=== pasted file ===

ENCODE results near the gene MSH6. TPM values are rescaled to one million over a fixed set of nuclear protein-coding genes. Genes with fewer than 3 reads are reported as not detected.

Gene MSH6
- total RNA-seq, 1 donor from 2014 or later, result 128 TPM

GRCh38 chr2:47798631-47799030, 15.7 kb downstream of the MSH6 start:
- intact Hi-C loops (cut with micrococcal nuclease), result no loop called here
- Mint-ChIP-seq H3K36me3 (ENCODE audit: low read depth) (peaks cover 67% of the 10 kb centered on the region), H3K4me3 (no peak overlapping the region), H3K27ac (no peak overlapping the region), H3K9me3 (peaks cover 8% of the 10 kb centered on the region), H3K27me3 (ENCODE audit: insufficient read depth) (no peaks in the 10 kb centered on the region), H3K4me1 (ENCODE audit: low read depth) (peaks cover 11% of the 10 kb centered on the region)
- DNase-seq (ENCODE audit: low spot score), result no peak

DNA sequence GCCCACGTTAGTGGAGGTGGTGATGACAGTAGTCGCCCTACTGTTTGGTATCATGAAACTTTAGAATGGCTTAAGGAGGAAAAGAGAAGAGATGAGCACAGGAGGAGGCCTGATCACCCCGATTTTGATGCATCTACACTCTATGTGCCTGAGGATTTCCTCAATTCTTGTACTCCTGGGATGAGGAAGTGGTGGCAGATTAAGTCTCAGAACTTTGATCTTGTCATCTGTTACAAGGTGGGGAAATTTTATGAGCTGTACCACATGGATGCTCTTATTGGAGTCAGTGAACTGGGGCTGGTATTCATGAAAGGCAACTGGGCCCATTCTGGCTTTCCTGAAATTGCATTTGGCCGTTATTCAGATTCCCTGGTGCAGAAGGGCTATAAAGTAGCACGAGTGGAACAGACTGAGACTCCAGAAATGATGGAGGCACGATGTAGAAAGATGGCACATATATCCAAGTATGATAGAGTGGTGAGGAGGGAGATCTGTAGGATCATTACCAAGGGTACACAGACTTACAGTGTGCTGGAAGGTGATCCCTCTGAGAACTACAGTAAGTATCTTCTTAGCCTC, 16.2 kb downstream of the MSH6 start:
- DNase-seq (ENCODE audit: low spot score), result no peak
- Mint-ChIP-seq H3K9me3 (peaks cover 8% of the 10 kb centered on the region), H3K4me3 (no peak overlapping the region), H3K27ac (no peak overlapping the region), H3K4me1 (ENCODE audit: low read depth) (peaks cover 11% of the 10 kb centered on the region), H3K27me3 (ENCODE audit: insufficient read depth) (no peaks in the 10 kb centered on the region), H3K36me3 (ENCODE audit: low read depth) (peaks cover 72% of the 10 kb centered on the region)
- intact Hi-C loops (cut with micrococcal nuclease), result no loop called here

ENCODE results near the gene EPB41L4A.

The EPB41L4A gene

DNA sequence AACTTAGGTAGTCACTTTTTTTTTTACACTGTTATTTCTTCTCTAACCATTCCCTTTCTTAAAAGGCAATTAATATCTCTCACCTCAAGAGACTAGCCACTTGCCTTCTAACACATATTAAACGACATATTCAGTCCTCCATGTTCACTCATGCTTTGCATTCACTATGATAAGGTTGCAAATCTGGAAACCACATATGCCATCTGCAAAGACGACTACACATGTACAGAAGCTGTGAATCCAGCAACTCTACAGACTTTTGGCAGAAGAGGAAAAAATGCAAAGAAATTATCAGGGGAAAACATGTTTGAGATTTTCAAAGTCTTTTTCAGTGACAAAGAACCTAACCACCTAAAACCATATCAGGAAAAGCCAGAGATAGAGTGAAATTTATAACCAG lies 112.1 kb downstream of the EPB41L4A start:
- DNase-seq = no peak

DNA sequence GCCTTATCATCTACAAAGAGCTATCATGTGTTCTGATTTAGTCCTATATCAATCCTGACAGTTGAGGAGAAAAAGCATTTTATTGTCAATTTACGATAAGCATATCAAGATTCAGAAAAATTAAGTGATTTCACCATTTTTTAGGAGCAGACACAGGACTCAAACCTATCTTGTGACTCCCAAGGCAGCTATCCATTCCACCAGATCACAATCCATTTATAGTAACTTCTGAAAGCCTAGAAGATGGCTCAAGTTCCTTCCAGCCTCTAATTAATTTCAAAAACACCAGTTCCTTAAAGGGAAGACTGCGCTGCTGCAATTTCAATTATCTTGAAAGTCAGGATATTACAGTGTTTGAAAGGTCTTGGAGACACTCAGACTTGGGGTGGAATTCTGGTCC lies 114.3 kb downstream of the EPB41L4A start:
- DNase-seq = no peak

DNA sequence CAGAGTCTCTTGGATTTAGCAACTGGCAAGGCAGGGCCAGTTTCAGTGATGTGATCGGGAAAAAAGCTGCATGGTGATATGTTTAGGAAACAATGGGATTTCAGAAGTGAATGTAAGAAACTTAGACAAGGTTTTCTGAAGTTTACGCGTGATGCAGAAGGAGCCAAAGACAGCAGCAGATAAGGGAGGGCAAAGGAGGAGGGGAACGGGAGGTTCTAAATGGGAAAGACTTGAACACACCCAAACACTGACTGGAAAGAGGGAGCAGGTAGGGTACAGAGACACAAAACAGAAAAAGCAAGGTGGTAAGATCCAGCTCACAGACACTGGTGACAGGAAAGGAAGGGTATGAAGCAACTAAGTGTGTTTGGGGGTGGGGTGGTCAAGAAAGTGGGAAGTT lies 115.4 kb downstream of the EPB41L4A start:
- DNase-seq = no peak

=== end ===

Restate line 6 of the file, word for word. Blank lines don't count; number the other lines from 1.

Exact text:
- Mint-ChIP-seq H3K36me3 (ENCODE audit: low read depth) (peaks cover 67% of the 10 kb centered on the region), H3K4me3 (no peak overlapping the region), H3K27ac (no peak overlapping the region), H3K9me3 (peaks cover 8% of the 10 kb centered on the region), H3K27me3 (ENCODE audit: insufficient read depth) (no peaks in the 10 kb centered on the region), H3K4me1 (ENCODE audit: low read depth) (peaks cover 11% of the 10 kb centered on the region)